With the LEDs soldered, I dipped all ‘blossoms’ into epoxy to protect the solder joints from stresses while bending branches. I probably wouldn’t do this again, though: it cannot protect the LEDs by 100% and if they do fail, the epoxy coating makes rework absolutely impossible. With tightly twisted wires, the solder joints are actually pretty sturdy and don’t need too much additional protection, so I’d prefer applying a protective coat once the whole tree is done.

Matrix configuration

Now, if you look at the trunk in the last picture you’ll probably dread the task of separating all those 128 wires again. While I could just solder all reds, greens, and blues in parallel again, I wanted to have all possibilities this time—I wanted to be able to control individual LEDs. There really wasn’t no way around separating and matching individual strands.

But I didn’t use 32 LEDs for no reason. I chose this number because I could neatly wire them up as a matrix with eight rows and twelve columns. To keep the wiring manageable, I quickly printed a PCB with a pattern for the columns:

The sectors are in turn R, G, and B LED cathodes. There are 24 of them: two sectors for each columns so I only have to solder four wires to each one instead of eight. The common anodes will be soldered freely floating in mid-air.

Wiring up the matrix went as follows: I started with the outermost ‘twigs’ from the trunk and unraveled each one, bent the anode wire upwards and soldered the cathodes to arbitrary R/G/B baseplate sectors which didn’t already have 4 wires. It’s only really important here to keep the three cathodes of each LED together as one group, all other connections can be made in the most practical way.

With all cathodes fixed to the sectors, I connected two sectors of the same colour to a column line. Then I could grab four random anodes (which is why I bent them upwards, out of my way, before) and call them a row line. Because the columns provide more than enough mechanical stability, the row bundles were soldered without any additional support.

I added connectors for the rows and columns so I could detach the driver PCB later. Assembled, it may look a bit messy, but connecting everything wasn’t halfway bad.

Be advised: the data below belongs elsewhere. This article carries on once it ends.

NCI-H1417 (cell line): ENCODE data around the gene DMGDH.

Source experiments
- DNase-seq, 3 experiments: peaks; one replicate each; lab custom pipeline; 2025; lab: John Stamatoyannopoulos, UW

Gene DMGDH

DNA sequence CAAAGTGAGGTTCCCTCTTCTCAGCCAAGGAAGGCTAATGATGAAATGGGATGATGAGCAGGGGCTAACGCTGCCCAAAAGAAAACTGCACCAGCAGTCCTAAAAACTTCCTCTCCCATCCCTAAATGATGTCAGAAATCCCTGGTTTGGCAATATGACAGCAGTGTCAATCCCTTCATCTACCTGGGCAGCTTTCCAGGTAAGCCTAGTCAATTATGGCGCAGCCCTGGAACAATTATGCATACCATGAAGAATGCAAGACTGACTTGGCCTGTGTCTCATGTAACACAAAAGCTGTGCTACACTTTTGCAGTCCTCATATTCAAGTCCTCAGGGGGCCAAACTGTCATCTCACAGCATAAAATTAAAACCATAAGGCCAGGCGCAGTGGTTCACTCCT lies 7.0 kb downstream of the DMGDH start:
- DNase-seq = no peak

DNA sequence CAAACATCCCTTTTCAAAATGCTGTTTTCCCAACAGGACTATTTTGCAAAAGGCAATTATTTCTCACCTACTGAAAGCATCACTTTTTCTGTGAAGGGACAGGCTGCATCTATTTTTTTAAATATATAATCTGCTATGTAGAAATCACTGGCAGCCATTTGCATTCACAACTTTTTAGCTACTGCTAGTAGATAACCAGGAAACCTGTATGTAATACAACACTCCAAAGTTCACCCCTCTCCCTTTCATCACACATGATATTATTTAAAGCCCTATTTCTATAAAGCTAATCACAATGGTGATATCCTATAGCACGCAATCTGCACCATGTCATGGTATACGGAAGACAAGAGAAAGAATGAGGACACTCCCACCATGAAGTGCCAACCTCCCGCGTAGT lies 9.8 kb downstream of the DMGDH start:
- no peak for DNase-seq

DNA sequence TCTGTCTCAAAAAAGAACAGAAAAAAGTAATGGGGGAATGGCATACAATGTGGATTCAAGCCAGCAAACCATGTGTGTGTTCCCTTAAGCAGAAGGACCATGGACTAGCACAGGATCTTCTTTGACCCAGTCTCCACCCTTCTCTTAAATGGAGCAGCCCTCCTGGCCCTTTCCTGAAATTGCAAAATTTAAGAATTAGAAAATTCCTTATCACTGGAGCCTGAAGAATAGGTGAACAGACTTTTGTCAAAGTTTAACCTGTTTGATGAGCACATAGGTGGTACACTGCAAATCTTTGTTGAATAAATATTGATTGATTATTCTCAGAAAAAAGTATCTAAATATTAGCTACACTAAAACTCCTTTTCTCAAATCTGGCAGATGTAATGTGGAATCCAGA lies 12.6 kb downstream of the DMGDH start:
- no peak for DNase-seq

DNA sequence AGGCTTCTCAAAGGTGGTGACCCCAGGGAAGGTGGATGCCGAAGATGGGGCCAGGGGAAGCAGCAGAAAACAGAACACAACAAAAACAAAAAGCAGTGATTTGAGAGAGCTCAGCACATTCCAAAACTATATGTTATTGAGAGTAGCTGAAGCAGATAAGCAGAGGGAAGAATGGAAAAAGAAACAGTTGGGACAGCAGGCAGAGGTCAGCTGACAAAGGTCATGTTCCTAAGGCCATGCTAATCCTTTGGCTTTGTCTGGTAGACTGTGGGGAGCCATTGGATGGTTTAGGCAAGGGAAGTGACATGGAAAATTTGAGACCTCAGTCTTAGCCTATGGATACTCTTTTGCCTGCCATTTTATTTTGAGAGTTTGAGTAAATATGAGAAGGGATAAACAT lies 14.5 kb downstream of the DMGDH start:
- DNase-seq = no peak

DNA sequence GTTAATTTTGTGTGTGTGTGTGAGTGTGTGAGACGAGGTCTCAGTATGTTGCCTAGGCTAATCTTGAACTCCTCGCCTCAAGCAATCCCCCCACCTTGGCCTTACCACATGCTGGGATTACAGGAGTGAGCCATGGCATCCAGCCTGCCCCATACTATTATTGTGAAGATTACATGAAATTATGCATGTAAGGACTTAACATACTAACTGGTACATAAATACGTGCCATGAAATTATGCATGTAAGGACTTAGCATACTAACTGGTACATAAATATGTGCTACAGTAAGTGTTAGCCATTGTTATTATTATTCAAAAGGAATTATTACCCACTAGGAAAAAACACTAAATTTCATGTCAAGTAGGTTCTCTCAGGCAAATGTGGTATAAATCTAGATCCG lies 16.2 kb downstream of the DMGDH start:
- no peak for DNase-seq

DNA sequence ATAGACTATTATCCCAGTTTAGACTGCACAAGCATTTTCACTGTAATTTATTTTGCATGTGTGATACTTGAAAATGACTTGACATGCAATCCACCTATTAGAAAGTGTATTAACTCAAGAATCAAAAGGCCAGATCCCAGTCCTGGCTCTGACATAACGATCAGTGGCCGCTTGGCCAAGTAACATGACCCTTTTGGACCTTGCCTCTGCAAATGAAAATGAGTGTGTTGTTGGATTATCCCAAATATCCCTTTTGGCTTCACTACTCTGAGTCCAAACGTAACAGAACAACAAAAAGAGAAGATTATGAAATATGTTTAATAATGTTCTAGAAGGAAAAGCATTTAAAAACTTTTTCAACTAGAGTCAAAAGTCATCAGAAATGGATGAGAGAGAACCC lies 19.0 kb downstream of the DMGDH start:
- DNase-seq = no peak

Perfect! We now have an LED matrix which looks like a tree, fixed to a nice baseplate with wires coming out of the bottom. The individual pixels are spread out pretty much randomly, but fixing this in software later is much easier than paying attention to each and every LED and its row and column index.

LED driver electronics

For driving the LED matrix, I used a small ARM Cortex-M0 microcontroller (here the ‘keeping things interesting’ mentioned in the beginning slowly comes into play). The rows of the matrix are driven using a shift register because there wouldn’t be enough pins otherwise.

An old friend appears: the STM32F030F4P6 drives the matrix columns directly and the rows via a 74HCT595 and eight driver transistors. The HC variant would probably work fine here, too, since it will be powered with at most 4.4 V. The LED resistors were selected empirically for a satisfactory white across the battery voltage range.

Everything fits onto last blog post’s prototyping PCB. I used a blank PCB and only populated what was needed; e.g., there is no microSD connector (which would have mashed with the column connector).

With the whole port A occupied for driving the columns, the SWD pins couldn’t be left free. This sadly means no debugging is possible1, but the MCU can at least still be flashed by connecting under reset.

Power management

In the pictures above you might have spotted a few parts unaccounted so far: an SO-8 and two diodes—which really is all there is to the power management in this project. Power can either be supplied with a Micro-USB jack or by a single-cell LiIon battery, for which a charging circuit is also included.